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Shapcott is the recurring narrator and protagonist of her own poems. She writes observationally, about her own real experiences. In this manner, she reveals tidbits about herself. Shapcott takes pride in her British heritage, demonstrating a sort of practical preference for the elegant and the dingy all at once. She doesn't ignore the blatantly terrible parts of the world, but instead looks for beauty in these places as well. This can be seen in poems like "Hairless" where she looks at a bald woman until she sees for herself the dignity of the look in its very vulnerability.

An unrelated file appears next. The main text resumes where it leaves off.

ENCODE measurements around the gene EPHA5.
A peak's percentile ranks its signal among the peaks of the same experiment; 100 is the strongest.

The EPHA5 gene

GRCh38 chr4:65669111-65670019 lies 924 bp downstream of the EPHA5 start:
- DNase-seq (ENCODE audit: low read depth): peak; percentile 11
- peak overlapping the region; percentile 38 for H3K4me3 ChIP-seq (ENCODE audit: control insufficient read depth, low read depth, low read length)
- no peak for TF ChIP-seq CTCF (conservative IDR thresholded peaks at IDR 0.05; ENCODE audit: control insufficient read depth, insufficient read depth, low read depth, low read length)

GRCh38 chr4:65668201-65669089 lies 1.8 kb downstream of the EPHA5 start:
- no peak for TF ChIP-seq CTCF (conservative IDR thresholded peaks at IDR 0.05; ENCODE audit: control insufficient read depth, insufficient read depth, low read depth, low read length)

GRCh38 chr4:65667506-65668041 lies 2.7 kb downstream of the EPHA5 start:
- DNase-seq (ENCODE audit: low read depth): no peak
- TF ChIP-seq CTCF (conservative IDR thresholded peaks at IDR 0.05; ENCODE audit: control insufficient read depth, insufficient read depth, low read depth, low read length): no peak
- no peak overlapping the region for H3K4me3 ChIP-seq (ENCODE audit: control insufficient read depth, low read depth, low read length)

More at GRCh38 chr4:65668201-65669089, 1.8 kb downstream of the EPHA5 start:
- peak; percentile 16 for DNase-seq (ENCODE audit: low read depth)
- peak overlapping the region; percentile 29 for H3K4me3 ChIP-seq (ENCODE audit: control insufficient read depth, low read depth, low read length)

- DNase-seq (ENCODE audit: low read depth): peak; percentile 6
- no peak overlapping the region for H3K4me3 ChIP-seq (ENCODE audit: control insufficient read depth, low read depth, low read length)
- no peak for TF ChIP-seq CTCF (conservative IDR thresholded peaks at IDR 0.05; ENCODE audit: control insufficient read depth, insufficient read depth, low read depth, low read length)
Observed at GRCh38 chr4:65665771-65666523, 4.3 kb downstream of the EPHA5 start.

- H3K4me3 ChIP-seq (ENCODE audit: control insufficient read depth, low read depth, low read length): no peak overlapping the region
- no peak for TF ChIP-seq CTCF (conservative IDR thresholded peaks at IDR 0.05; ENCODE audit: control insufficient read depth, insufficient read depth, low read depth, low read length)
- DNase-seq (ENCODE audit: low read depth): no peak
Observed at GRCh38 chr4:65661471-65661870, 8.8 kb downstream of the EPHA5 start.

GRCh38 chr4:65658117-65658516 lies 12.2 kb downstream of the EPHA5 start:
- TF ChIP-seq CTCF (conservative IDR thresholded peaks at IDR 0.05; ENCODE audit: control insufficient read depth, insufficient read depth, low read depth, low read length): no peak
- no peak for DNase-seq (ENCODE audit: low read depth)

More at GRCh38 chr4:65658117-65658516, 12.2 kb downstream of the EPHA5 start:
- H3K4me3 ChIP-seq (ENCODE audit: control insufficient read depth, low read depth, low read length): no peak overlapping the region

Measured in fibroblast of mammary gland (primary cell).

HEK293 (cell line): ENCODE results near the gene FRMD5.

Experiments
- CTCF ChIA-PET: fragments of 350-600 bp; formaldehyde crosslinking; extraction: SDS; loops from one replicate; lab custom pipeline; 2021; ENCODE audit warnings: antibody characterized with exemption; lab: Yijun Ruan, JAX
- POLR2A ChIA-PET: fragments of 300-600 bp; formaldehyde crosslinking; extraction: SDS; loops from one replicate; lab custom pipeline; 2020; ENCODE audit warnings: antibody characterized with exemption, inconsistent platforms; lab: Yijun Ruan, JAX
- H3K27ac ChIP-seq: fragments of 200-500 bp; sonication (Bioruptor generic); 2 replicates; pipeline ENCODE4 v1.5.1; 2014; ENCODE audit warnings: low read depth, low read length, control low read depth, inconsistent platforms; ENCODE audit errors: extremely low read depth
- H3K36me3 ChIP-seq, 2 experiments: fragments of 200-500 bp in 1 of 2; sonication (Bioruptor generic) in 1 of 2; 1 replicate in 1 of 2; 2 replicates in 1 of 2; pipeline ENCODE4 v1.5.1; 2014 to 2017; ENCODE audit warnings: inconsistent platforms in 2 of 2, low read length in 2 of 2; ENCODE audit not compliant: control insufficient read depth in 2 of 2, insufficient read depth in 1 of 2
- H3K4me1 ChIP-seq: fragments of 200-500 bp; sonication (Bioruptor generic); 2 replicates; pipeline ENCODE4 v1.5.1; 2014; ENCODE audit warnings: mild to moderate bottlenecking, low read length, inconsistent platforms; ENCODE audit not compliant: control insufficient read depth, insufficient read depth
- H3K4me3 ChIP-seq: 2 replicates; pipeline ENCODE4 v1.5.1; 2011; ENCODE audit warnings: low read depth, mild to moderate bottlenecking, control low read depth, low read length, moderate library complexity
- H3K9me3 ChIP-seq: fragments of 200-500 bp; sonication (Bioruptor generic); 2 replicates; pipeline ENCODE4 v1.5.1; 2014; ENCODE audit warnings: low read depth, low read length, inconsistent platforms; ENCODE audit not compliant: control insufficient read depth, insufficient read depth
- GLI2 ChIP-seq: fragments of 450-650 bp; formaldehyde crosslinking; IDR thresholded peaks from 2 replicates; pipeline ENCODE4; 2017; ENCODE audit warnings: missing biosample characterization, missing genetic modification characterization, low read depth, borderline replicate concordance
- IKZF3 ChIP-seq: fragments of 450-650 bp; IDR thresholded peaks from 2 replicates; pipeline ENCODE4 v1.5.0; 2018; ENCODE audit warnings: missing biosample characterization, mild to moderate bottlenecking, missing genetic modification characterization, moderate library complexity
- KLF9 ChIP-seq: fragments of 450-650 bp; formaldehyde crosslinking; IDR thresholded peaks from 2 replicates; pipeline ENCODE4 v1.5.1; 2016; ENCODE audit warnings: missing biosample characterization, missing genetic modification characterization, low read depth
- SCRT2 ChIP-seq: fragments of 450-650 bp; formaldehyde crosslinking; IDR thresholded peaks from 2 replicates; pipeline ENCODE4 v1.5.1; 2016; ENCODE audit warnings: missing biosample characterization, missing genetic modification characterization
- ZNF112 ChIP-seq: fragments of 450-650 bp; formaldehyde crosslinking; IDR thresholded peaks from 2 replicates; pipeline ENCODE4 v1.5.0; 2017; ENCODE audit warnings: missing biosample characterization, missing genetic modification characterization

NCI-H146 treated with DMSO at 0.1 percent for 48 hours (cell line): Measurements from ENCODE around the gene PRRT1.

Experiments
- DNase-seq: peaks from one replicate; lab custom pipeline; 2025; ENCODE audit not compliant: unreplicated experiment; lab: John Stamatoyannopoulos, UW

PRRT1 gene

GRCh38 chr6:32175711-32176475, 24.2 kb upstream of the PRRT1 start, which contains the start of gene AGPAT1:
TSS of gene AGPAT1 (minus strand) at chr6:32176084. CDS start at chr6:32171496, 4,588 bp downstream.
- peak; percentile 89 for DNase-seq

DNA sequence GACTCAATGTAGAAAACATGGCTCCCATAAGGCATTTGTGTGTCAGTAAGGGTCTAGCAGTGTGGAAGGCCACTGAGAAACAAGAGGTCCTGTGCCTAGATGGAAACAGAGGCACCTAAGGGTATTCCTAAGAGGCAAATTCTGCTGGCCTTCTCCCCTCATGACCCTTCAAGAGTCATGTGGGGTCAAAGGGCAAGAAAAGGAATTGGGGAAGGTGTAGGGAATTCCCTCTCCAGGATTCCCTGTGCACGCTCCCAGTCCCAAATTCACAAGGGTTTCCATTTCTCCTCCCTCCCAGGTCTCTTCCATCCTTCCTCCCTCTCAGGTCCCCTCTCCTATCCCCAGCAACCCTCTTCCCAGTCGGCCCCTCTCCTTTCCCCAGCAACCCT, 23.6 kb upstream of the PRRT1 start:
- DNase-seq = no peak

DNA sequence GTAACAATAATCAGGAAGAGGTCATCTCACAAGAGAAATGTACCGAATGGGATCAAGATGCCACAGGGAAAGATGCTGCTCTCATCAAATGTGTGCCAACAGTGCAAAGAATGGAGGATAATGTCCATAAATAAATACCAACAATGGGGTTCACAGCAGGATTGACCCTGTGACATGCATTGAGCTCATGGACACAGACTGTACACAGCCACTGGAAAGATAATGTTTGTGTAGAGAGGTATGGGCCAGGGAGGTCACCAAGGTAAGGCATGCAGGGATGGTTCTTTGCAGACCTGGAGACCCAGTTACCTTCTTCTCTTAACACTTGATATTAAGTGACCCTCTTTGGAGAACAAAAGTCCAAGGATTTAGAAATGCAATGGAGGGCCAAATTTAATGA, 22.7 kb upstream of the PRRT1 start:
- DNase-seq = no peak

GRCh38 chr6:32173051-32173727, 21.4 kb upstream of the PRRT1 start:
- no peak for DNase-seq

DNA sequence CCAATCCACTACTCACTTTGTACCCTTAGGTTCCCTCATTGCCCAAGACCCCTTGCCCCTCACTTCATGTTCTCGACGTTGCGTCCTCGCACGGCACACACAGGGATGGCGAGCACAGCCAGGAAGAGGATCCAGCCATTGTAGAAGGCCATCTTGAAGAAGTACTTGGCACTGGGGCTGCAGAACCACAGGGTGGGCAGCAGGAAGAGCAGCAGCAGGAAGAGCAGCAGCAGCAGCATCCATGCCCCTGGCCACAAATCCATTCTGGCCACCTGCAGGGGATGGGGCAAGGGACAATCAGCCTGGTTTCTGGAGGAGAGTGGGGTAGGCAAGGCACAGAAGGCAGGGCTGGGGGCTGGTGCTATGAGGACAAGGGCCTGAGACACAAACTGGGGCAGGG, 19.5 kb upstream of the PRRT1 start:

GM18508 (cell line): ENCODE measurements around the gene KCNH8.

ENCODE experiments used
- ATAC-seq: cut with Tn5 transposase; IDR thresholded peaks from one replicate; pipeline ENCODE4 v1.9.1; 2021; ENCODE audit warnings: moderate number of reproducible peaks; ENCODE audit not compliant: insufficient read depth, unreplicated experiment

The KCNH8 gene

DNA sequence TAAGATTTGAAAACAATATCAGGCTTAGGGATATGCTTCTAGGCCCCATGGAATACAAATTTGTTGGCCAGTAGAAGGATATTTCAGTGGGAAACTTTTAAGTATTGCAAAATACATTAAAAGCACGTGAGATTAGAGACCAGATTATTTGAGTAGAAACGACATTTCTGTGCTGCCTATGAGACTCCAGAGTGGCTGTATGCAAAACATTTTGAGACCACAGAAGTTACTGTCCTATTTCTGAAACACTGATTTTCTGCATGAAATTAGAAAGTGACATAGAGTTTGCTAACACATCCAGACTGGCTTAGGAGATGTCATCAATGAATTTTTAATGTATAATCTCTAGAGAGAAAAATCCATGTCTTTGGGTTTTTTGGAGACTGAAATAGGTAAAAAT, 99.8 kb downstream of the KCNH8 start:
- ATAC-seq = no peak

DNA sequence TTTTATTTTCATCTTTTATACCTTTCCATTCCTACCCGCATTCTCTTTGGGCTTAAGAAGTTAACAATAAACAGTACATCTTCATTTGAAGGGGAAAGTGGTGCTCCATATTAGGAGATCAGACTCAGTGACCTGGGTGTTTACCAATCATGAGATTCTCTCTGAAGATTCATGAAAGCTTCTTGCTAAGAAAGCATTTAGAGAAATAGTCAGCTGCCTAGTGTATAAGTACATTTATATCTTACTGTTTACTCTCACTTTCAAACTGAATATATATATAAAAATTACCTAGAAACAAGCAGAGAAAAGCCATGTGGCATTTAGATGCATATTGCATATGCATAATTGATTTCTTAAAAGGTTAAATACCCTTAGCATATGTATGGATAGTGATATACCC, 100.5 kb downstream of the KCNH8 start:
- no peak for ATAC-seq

Queen of the Moon
This woman is the subject of "Hairless." Her relationship to the moon is doubtless an association drawn by her baldness. She is a cleaning woman going about her business. In Shapcott's description of her, this woman becomes an exhibition of mental aptitude, revealing her busy mind as if the lack of hair exposed her very brain to the outside world.
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